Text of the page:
Dr Mahathir Mohamad has roped Singapore into the RM2.6 billion donation issue after the attorney-general cleared Prime Minister Najib Abdul Razak of any wrongdoing.
In a blog posting, the former prime minister noted how attorney-general Mohamed Apandi Ali said that Najib had returned RM2.03 billion back to the Saudi royal family in August 2013.
“How and when was this done?
“We are told the balance is frozen by Singapore. Can Singapore explain the unfreezing and the delivery back to the Saudis?
“Or does Singapore also believe in the free gift story, the letter and the Saudi admission?
“Singapore is a financial centre. Can it be so gullible?” Mahathir asked.
On July 22 last year, Reuters reported that Singapore police had frozen two bank accounts in connection with an investigation into alleged financial mismanagement and corruption at 1MDB.
"On July 15, 2015, we issued orders under the Criminal Procedure Code to prohibit any dealings in respect of money in two bank accounts that are relevant to the investigation," Singapore police had said in a statement.
However, the police did not identify the banks or the accounts in question because the investigation was still ongoing.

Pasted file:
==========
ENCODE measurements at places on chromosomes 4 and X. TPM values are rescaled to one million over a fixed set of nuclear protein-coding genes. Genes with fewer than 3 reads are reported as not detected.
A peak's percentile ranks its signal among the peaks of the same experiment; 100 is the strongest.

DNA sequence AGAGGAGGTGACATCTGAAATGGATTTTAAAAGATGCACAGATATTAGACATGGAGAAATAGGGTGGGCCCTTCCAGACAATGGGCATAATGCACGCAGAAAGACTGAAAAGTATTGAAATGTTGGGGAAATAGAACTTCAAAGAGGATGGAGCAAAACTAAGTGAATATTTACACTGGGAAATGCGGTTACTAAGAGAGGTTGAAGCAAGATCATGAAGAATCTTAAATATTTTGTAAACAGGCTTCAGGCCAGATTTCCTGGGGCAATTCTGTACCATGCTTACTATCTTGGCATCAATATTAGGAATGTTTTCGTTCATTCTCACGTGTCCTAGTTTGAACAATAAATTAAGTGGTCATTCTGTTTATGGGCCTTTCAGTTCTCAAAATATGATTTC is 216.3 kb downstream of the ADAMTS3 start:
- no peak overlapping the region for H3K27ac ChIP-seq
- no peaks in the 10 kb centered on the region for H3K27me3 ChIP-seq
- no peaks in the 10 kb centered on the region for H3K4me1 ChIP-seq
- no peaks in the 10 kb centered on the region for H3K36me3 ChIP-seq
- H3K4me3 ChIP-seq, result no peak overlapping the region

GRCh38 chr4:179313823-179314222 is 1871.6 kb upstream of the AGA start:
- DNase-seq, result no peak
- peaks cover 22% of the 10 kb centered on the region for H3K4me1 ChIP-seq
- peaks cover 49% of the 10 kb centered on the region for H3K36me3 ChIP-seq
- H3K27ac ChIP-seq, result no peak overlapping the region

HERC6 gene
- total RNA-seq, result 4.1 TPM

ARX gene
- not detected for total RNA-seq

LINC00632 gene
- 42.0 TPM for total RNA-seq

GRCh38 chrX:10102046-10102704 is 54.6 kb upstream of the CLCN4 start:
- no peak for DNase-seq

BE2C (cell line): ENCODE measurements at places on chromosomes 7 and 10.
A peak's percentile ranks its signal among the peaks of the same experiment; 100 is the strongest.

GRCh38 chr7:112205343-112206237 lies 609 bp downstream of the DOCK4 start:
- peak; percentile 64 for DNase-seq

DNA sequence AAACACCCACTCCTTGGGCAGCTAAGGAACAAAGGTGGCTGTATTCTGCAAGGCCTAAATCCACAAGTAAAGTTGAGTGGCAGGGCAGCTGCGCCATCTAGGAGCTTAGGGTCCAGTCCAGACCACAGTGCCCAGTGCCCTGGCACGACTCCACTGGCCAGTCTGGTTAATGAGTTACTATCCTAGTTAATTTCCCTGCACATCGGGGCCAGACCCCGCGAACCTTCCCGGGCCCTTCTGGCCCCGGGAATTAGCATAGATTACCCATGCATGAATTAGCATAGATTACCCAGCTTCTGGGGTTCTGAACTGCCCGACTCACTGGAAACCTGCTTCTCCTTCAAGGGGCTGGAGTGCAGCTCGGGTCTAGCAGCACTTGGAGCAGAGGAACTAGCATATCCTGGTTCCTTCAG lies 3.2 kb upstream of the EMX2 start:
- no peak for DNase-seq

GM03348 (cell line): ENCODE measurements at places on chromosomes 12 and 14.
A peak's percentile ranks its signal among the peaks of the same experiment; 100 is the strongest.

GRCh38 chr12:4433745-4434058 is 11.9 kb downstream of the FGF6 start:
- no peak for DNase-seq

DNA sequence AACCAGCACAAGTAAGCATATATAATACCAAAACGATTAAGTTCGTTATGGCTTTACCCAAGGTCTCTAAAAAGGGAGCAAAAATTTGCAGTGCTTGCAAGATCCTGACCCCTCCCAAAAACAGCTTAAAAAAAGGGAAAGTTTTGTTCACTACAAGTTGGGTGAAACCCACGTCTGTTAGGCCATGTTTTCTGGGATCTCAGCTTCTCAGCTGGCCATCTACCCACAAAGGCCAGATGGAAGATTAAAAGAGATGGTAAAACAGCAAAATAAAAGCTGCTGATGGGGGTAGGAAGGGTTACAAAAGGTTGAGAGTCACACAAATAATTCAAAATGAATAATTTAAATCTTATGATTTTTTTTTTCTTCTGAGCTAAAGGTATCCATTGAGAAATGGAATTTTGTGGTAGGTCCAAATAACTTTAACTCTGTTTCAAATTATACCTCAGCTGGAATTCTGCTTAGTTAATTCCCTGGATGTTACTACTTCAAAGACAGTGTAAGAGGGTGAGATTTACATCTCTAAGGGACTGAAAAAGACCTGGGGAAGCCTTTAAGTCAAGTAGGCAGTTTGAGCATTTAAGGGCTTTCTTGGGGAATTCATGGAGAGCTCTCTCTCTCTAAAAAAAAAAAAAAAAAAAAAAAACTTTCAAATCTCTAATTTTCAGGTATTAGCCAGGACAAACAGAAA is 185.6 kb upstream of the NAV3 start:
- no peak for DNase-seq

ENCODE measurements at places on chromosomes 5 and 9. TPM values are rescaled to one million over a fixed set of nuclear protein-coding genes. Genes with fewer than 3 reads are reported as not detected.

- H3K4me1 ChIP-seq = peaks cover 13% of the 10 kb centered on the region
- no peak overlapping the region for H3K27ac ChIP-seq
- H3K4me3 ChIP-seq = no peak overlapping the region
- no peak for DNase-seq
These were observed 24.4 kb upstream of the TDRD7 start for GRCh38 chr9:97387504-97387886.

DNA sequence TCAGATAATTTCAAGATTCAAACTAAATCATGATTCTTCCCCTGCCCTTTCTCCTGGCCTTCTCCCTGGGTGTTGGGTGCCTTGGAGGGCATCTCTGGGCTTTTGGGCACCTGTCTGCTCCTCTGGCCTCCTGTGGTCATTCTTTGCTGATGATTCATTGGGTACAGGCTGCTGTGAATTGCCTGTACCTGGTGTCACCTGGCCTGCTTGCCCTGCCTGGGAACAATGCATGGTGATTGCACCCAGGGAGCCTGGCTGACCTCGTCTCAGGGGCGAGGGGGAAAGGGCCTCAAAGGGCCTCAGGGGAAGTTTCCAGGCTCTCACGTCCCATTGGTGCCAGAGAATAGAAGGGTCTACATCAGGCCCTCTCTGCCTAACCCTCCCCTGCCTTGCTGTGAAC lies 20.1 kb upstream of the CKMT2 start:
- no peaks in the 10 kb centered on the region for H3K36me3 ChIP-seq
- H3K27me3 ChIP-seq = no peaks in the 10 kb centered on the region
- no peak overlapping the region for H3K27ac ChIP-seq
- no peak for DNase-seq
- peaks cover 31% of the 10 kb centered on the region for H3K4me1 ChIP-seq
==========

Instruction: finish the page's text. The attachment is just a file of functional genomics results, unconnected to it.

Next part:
Malaysian authorities had claimed that the sum had originated from a Middle Eastern source and not from 1MDB, as some had alleged.
Yesterday, Apandi said investigations revealed that the RM2.6 billion was a donation from the Saudi royal family ahead of the general election in May 2013 and was given without strings attached.
'A letter from a deceased person not enough'
Meanwhile, Mahathir said there appeared to be a letter stating that the sum was for the prime minister to fight terrorism.
“Who is this Arab? How does he have a huge sum of money to give away? What is his business, what is his bank? How was the money transferred, what documents prove these?
“Just a letter from a deceased person or some nonentity is not enough...,” he said.
International news organisations have published conflicting versions of this donation issue, with an unnamed source telling BBC the money came from the late Saudi monarch, King Abdullah.
However, The Wall Street Journal in its report says that the Saudi Arabian ministries of finance and foreign affairs were in the dark.